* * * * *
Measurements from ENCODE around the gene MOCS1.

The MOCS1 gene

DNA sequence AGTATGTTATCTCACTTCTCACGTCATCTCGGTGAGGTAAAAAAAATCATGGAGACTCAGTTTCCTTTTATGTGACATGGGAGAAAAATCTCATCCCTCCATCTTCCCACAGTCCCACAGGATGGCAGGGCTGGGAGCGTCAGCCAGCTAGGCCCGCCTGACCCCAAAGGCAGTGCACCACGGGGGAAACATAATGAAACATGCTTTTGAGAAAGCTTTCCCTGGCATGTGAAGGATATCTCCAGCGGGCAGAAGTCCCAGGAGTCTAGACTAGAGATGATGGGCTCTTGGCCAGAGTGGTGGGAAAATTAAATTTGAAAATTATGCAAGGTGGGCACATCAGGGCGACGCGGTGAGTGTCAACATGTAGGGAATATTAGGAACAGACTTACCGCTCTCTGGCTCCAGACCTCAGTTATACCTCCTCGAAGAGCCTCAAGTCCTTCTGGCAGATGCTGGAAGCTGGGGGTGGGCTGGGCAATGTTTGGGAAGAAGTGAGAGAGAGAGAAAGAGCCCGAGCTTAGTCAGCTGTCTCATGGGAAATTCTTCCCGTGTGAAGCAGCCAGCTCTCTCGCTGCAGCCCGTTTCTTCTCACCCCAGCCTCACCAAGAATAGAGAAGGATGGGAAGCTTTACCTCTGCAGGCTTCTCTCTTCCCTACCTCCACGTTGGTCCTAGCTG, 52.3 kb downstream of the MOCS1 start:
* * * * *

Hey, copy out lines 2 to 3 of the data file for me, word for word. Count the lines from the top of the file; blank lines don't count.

The MOCS1 gene

DNA sequence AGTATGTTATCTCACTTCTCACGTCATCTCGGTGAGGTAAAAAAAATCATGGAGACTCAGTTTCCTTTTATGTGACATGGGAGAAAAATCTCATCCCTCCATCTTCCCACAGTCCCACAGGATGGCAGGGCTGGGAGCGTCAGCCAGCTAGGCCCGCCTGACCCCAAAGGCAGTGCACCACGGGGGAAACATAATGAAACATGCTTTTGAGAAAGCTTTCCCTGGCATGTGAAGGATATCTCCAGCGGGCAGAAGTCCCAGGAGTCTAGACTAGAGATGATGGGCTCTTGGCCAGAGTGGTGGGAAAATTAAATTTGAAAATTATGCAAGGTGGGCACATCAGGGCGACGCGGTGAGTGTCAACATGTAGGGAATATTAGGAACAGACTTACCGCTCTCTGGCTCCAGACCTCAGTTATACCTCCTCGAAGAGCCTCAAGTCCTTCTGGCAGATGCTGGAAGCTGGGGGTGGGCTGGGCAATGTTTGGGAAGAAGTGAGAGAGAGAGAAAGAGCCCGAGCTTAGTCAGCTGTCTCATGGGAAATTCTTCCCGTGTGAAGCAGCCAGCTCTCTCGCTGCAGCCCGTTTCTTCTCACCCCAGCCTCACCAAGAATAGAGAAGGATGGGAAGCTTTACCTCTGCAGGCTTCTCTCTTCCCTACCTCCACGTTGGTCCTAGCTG, 52.3 kb downstream of the MOCS1 start: